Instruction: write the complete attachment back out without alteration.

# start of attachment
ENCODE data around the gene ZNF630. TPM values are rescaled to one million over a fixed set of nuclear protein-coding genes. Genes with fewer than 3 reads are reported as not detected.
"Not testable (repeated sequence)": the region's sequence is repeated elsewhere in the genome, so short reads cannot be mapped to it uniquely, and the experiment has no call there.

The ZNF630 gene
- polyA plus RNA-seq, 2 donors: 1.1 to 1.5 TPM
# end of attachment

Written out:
ENCODE data around the gene ZNF630. TPM values are rescaled to one million over a fixed set of nuclear protein-coding genes. Genes with fewer than 3 reads are reported as not detected.
"Not testable (repeated sequence)": the region's sequence is repeated elsewhere in the genome, so short reads cannot be mapped to it uniquely, and the experiment has no call there.

The ZNF630 gene
- polyA plus RNA-seq, 2 donors: 1.1 to 1.5 TPM